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Multi-Way Conventional loudspeakers with crossovers

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Old 24th October 2012, 11:32 PM   #511
Pano is offline Pano  United States
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Quote:
Originally Posted by flavio81 View Post
Well, because the analog part can be more expensive than the digital part, if it is to be realized correctly.
Yes, I think that is mostly the reason.

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Originally Posted by StigErik View Post
At 44100 Hz sample rate, 1 sample delay equals 7,7 mm. With high XO frequencies that might start to make a difference....
I have run into problems crossing circa 7KHz. At a 96KHz sampling rate, it's OK.
Moving the driver is best, if possible.
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Old 24th October 2012, 11:40 PM   #512
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As mentioned earlier this is quite a simplistic view of digital audio. By re-sampling, you can have any delay you like. Presumably a system that corrects automatically by applying the inverse impulse response or whatever, does this implicitly.
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Old 24th October 2012, 11:41 PM   #513
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Why extremes? Proper combinations of mechanical, analog and digital is the way to go.
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Old 25th October 2012, 12:05 AM   #514
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By re-sampling, you can have any delay you like.
Yes, of course. That's where the 96K I mentioned came from.
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Old 25th October 2012, 12:42 AM   #515
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Yes, of course. That's where the 96K I mentioned came from.
What I mean is you don't need a higher sample rate as such; merely (correctly) interpolate between your existing samples and you can still play back at 44.1 kHz with almost infinitesimally fine graduations of delay from the original.
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Old 25th October 2012, 01:14 AM   #516
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I would imagine that one can also do that with an all-pass filter to a certain extent using an IIR -bi-quad. As it stands the digital delay function block built into the analogue devices software for the DSP chip that I'm using doesn't have any delay option other then delaying in discrete steps with the smallest being 1 sample period. I get the impression that interpolating and resampling would require considerably more processing power then the simple delay that it provides. Of course the DSP chip does have ASRCs already built in, but they aren't able to work in the way described. I can use FIR filters with the chip but I know almost nothing about calculating their parameters.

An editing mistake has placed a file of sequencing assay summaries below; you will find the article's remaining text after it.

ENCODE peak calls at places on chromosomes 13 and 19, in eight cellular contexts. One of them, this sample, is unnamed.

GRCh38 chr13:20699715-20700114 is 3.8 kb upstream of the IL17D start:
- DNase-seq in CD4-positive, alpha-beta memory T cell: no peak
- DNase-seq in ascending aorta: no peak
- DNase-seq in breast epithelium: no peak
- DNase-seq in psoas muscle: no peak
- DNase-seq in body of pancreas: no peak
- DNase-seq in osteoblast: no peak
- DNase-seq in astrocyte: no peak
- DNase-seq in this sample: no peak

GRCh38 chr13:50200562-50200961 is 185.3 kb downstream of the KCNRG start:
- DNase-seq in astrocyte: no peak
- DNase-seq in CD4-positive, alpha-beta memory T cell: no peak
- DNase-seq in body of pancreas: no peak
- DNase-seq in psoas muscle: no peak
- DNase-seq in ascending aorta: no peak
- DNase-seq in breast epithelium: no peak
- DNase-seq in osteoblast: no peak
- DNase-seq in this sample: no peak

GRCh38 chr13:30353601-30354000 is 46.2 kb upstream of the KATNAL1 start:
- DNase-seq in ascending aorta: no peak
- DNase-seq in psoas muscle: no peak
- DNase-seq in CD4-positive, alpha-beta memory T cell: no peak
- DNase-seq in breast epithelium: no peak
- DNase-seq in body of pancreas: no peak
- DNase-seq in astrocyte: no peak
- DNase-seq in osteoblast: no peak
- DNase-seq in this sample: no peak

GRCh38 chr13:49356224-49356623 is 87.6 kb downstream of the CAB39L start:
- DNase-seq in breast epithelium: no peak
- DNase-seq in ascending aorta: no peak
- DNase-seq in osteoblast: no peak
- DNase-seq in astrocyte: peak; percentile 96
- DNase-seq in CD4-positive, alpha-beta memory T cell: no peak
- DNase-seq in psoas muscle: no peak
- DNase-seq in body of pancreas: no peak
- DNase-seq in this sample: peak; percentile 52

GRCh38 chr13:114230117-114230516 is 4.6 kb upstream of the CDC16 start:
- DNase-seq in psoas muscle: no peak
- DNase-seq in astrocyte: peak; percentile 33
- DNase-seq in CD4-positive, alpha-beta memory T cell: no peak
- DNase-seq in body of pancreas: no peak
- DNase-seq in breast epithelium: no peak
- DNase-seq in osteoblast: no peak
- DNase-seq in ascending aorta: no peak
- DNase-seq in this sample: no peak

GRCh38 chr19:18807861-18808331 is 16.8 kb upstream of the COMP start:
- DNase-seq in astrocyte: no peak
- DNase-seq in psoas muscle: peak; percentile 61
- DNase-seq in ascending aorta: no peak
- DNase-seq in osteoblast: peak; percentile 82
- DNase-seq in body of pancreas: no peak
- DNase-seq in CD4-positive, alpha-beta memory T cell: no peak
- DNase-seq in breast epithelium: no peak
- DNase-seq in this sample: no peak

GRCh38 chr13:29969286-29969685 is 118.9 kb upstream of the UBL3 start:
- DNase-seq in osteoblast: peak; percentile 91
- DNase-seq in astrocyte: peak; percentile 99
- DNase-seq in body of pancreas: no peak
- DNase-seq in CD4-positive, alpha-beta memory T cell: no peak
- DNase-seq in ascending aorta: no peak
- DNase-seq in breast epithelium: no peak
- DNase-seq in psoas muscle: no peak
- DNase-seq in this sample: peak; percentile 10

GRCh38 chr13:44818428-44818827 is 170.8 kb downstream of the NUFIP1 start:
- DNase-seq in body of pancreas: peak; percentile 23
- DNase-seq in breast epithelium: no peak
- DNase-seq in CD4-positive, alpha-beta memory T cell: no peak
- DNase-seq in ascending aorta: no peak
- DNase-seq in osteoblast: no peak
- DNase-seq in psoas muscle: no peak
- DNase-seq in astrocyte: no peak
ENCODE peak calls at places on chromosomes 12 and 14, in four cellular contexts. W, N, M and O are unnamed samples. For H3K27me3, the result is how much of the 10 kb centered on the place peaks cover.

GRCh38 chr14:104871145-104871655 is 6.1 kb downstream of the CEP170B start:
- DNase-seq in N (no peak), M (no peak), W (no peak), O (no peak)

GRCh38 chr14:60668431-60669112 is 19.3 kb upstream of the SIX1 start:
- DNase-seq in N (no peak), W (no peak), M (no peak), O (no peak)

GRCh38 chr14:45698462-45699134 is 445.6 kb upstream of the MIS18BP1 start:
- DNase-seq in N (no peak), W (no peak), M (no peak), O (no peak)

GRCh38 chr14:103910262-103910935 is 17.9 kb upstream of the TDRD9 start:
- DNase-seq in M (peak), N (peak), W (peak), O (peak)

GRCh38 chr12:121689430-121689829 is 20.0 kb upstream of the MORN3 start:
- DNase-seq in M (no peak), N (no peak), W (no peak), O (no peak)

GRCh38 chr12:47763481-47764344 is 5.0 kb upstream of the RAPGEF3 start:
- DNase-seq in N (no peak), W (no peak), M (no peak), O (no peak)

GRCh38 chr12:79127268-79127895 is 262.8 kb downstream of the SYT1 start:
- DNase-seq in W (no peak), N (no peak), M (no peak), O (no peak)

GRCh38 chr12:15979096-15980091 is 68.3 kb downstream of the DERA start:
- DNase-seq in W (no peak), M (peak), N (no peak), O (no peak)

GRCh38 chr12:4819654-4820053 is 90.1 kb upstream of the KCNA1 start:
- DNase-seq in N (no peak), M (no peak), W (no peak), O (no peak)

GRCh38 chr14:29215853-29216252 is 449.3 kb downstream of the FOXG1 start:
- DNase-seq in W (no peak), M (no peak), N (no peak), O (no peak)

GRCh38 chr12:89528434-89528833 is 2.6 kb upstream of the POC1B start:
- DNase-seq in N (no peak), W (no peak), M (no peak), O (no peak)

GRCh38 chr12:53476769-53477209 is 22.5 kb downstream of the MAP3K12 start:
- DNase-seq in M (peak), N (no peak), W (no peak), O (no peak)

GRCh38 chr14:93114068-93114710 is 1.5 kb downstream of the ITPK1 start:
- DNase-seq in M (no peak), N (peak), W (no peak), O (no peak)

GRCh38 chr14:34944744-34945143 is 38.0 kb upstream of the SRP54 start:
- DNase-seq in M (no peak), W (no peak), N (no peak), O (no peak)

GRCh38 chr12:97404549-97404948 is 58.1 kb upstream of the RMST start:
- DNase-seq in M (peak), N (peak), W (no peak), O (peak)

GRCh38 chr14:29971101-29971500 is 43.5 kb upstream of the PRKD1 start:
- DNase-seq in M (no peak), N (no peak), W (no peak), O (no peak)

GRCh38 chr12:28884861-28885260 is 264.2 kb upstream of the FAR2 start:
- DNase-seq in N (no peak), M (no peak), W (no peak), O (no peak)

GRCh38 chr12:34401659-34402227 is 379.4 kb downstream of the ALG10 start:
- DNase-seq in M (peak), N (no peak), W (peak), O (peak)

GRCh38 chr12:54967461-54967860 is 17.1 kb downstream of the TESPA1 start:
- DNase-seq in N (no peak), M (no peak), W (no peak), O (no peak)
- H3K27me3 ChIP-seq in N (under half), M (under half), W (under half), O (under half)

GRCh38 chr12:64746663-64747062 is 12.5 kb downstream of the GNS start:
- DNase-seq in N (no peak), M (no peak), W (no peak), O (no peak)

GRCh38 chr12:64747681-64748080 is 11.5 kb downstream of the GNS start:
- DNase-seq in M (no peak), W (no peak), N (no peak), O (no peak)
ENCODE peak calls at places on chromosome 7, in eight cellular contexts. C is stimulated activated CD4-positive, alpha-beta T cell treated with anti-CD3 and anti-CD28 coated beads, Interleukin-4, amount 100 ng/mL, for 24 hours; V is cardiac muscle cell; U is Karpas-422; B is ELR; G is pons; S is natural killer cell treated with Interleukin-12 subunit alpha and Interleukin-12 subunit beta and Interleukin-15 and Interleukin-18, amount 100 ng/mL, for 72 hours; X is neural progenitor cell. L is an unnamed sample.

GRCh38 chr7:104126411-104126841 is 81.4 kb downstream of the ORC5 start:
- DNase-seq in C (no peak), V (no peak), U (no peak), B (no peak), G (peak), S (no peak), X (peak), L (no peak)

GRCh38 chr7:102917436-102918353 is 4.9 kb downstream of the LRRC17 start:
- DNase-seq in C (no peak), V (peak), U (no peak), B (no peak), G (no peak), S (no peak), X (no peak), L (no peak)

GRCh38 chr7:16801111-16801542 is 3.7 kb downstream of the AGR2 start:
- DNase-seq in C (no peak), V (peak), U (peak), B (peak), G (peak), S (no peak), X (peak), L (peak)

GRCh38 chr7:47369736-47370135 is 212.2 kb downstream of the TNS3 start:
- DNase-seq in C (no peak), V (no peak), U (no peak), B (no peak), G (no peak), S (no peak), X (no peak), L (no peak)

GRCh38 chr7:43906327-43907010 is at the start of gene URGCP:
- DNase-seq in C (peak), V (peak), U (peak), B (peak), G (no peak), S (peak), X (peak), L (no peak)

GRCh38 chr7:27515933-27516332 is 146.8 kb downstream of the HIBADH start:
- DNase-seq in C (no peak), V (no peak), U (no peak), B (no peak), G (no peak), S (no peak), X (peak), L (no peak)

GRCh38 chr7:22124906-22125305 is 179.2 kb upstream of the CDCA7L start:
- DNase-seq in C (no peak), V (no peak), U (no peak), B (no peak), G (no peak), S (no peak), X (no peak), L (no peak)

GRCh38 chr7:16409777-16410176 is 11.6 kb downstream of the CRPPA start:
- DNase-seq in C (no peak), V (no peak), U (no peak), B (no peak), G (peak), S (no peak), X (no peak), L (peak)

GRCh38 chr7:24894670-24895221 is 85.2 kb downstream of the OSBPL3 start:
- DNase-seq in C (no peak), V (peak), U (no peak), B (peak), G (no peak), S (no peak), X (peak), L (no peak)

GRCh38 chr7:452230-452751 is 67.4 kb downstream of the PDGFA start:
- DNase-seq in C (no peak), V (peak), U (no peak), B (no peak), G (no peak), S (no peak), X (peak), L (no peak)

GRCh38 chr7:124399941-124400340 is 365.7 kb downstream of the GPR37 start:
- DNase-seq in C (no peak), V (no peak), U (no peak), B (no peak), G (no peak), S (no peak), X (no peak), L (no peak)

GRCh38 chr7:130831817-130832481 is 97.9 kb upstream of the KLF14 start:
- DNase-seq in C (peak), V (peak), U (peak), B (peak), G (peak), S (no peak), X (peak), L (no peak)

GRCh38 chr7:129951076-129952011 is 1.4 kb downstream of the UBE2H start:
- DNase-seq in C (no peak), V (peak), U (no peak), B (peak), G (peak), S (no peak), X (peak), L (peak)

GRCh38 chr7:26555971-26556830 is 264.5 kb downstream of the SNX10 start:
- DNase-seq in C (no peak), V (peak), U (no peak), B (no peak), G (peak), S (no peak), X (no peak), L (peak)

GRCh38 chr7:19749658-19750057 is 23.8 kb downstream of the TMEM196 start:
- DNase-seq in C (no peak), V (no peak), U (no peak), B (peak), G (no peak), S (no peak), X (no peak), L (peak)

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Old 25th October 2012, 01:36 AM   #517
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What delay steps are used by Renkus-Heinz in their steerable arrays, who knows?
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Old 25th October 2012, 01:54 AM   #518
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Quote:
Originally Posted by Charles Darwin View Post
May be one could use the oversampling mechanism to get shorter delays without going to massively higher SRs.

The XTA DP4xx series of speaker management systems for example uses a 96k SR but the delay is adjustable in 0.325Ásec steps.
Unless there is another way of achieving this that I don't know anything about in my ignorance.
Delays in digital aren't restricted to integer multiples of the SR. Check out 'Fractional Delay Filters' if you'd like to learn more.
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Old 26th October 2012, 12:21 AM   #519
James Lehman is offline James Lehman  United States
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What about the idea of scale-ability?

It is quite possible to get great results with an active system with nothing more than individual woofers, mids and tweets.

You won't find many stadium size speaker arrays that are all driven by a single amp!

James.
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Old 26th October 2012, 02:14 AM   #520
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It is not a problem with stadium size arrays. PA systems for small venues and especially stage monitors would benefit from DSP equalization, if not latency problem. It would be great to have stage monitors with absolutely flat frequency response and almost zero distortions.
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